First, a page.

Christians disagree.  Each person is endowed with a unique, immortal soul answerable only to God; and secular attempts to limit that particular spiritual individuality are misguided.  Spiritual engineering – attempts to confine a divine soul within a temporal context – can never succeed.

The Founding Fathers understood better than most how to configure a new republic to accommodate spiritual individualism and social communalism.  Society was to be fair, just, tolerant, and judicious so that the individual could thrive in an environment that was no longer hostile.  The ‘pursuit of happiness’ was written into law not because Jefferson wanted every new American to be satisfied and happy; but because such individual pursuits carried out only within a larger social context would benefit both the individual and the society in which he lived.

Image result for images thomas jefferson

The current debate between conservatives and progressives is far more fundamental than commonly thought.  The difference between the two is philosophical and spiritual.  Either one believes in the existence of a God-given soul – i.e. sacred, unique identity – or one does not.  Either the expression of this individuality and identity is primary, or it is not.  There is no in between, no sitting on the fence.

Even Tolstoy admitted that Napoleon was a genius; that despite the incalculable millions of antecedents to action, the Emperor defied history and the odds.  So did Tolstoy himself; or Dostoevsky, or Mozart or the thousands of artists, philosophers, and scientists who have changed or influenced the course of history.  Was Einstein only a  product of the past? or Planck, or Darwin?  They were all certainly influenced by history and were products of their own socio-cultural milieu; but if that were all there was to it then we would have Einsteins on every corner.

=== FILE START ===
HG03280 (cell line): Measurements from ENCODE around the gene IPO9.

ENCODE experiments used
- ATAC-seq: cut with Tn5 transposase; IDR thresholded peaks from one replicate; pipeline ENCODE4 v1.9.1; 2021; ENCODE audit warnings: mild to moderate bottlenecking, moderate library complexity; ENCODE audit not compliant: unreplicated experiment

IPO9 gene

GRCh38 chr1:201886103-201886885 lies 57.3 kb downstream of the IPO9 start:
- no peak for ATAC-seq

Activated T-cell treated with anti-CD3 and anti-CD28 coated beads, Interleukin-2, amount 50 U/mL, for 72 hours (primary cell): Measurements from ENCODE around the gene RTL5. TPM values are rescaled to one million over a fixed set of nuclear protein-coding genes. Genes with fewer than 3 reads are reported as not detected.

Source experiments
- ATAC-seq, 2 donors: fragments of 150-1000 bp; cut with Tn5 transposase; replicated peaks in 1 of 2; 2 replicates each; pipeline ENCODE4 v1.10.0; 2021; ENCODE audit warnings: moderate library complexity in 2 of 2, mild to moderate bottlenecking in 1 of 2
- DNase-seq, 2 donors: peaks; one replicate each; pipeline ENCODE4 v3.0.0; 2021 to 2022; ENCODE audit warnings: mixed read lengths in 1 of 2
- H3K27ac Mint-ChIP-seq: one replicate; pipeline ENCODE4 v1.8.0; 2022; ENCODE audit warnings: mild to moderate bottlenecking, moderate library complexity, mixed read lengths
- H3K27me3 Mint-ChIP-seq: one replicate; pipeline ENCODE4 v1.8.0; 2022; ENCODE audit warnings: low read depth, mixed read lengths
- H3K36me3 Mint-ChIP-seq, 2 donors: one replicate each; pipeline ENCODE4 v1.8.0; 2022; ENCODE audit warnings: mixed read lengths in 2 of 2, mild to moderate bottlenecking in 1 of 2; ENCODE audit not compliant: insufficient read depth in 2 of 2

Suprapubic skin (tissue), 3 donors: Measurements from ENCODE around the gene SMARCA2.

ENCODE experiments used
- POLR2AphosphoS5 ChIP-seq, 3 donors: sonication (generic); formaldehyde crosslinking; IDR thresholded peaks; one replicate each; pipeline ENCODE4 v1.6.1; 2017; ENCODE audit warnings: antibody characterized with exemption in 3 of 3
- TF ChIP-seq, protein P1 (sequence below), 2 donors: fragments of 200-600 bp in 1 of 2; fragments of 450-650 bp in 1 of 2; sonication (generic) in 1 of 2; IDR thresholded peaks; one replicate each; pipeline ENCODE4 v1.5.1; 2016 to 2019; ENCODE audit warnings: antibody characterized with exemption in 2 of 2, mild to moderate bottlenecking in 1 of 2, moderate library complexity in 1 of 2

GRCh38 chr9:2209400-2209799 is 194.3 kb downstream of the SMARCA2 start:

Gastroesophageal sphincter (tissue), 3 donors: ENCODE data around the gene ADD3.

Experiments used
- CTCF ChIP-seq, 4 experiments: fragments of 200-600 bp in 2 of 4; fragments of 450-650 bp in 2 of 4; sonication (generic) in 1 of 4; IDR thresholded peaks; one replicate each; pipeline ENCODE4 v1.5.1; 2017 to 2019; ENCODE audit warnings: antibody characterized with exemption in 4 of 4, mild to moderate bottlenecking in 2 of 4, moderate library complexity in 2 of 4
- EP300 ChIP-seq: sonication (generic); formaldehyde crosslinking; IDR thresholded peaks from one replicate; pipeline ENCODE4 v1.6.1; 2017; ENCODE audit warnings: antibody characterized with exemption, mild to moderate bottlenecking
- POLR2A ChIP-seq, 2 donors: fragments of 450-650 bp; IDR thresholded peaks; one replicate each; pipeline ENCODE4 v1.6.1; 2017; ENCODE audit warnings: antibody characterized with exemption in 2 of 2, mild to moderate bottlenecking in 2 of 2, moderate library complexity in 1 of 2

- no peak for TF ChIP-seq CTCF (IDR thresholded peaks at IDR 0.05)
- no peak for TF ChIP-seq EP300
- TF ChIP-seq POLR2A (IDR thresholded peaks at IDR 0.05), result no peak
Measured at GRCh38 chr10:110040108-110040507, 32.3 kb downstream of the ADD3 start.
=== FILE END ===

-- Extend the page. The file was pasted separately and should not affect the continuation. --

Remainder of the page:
In the case of genius – Einstein, Leonardo, Bach, Shakespeare – essence precedes existence.  These men were hors de série, unexpected, surprising, and unique.  How can one posit existence over essence when considering genius?

Post-modernism and deconstructionism have tried their best to dismiss any notion of individual genius –for to acknowledge it is to undermine all progressive reasoning.  If there is no such thing as individual genius, insight, and creativity, then man can be molded according to political theory.   The denial of post-modernism and deconstructionism is not simply an academic exercise but an ‘existential’ one.   The restoration of the individual as the center of society, culture, and being is essential.  Fortunately there are signs that the intellectual tide is indeed turning.  The populist movements in the United States and Europe, while political at first sight, are not as superficial as they seem.  They insist on revalidating the individual, rejecting progressive assumptions of right, wrong, and universal morality, and replacing secularism with millennia-old principles of theology and religious faith.

Sartre should be recognized for postulating the philosophical premise; but recognized as the forerunner of academic movements which have infected intellectual activists and set back the cause of individual rights, the primacy of spiritual identity, and the validation of individual expression.

There are no modern-day philosophers which have become the advocates for this new Restoration.  For the time being the debate rests with the people, increasingly disaffected by government interventionism, a priori assumptions about right and wrong, and intemperate demand for ‘change’.  Change is the nature of history; but history itself teaches that it is best left alone.